Given the lack of good epidemiological data regarding the incidence of PRRSV in the US, the objectives of this dissertation were to 1) document and describe spatial and temporal patterns of PRRSV in the US, 2) describe changes in these patterns over time, 3) investigate the frequency of aerosol PRRSV detection under field conditions as a potential means of transmission, 4) identify risk factors of PRRSV and PED infections and 5) identify factors associated with PRRSV introductions on filtered farms. The data in this thesis suggests that PRRSV behaved predictably between 2009 and 2013, when PEDV emerged in the US swine population and PRRS incidence dropped significantly. Additionally, the frequency of detection of aerosolized PRRSV may be a rare, but highly consequential event. High biosecurity is associated with decreased odds of disease, and filtered farms have undergone many modifications in the past decade to further reduce incidence.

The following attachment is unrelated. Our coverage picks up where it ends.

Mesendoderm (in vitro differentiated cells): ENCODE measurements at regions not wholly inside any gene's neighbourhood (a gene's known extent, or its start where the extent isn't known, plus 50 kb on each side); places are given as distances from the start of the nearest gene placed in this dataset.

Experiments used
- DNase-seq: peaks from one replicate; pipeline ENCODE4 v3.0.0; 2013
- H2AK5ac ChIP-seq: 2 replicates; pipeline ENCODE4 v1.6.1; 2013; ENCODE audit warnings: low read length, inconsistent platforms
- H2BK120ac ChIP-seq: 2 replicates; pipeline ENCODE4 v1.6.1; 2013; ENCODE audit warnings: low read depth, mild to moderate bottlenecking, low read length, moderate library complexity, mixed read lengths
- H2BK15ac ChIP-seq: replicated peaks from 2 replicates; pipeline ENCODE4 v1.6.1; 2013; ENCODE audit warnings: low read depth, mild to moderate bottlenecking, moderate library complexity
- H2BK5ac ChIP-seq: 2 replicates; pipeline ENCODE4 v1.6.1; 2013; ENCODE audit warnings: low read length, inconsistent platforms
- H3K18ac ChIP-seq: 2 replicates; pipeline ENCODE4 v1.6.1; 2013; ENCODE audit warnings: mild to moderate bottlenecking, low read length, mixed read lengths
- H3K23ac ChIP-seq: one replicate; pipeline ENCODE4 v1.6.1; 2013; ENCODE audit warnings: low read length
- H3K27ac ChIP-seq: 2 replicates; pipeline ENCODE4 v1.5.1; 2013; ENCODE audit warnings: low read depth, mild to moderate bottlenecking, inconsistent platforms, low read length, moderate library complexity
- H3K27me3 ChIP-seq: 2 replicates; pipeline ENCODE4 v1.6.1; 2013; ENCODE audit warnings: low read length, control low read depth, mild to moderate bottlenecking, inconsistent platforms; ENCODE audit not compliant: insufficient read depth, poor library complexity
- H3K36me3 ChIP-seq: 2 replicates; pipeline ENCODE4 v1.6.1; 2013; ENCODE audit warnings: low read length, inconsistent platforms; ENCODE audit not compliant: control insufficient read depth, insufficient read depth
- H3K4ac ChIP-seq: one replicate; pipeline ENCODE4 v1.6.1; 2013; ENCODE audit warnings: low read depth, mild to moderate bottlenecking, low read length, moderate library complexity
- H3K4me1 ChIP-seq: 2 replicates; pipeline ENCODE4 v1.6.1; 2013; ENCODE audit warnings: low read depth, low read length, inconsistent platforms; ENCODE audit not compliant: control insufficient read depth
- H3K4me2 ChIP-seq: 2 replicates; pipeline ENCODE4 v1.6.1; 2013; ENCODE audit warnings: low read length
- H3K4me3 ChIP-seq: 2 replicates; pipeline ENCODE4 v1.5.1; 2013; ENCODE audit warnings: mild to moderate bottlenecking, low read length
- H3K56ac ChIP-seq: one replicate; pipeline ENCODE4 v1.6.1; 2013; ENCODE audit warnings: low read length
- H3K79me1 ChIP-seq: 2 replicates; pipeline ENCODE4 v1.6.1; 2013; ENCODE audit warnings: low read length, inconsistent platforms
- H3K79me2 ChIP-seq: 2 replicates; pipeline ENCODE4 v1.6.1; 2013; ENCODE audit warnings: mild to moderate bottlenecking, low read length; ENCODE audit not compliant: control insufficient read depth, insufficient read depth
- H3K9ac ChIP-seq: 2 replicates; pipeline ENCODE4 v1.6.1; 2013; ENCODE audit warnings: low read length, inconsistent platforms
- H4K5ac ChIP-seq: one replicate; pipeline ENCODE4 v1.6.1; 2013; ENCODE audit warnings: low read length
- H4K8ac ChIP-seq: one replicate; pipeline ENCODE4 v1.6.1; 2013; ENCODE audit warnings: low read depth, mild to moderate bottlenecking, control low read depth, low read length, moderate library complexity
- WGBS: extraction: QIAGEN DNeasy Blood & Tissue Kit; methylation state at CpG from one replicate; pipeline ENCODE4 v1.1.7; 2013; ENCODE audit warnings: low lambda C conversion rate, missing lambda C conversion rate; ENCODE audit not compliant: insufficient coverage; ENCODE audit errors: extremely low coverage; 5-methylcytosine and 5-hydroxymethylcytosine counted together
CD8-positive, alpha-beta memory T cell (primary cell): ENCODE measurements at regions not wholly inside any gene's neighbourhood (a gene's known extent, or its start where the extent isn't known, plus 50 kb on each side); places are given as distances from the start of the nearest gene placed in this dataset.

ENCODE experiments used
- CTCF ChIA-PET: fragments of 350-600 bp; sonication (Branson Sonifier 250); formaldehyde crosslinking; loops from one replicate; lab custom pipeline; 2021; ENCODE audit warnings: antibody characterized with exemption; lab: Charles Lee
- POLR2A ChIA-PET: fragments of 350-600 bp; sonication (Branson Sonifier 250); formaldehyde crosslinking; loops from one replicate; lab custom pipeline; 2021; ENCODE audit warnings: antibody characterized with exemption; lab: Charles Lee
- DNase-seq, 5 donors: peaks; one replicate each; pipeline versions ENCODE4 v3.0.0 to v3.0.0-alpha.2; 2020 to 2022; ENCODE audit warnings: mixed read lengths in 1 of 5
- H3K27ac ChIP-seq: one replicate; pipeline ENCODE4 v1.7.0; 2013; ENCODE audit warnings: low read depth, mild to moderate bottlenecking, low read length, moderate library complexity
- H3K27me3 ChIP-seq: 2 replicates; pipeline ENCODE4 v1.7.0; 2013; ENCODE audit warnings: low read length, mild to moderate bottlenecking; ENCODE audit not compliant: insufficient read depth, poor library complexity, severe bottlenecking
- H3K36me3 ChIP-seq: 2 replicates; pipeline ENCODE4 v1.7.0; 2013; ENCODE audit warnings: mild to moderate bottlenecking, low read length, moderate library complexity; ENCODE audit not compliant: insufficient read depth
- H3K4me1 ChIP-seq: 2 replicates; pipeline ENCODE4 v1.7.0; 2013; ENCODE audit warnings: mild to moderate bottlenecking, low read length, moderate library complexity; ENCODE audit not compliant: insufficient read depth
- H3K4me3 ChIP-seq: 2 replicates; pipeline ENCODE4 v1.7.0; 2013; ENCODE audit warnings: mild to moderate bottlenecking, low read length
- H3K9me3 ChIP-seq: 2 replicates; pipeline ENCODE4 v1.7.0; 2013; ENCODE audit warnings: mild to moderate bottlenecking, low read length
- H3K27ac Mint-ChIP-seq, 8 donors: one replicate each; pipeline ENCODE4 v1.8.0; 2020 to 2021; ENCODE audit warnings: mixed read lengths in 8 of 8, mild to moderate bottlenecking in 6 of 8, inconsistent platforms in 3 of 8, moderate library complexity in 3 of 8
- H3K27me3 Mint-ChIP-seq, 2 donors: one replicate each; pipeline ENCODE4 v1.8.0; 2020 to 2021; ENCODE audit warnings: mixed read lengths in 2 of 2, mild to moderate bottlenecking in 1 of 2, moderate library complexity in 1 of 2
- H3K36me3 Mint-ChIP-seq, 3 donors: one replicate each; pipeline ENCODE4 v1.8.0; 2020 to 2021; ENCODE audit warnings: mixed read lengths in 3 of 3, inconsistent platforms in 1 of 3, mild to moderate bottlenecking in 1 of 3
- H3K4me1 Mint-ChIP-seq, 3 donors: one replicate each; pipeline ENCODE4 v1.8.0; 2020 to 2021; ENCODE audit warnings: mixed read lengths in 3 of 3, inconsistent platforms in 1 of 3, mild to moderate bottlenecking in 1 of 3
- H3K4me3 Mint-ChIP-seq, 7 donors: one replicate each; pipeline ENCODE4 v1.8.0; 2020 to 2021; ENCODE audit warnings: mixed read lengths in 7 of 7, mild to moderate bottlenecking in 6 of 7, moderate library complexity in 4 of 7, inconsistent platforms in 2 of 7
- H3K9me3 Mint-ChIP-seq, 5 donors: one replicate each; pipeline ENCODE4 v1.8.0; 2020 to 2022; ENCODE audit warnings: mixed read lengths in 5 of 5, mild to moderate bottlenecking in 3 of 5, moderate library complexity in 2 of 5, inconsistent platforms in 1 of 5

University of Minnesota Ph.D. dissertation. August 2015. Major: Veterinary Medicine. Advisors: Robert Morrison, Peter Davies. 1 computer file (PDF); x, 129 pages.
Epidemiology of PRRS virus in the United States: Monitoring, Detection in Aerosols, and Risk Factors.
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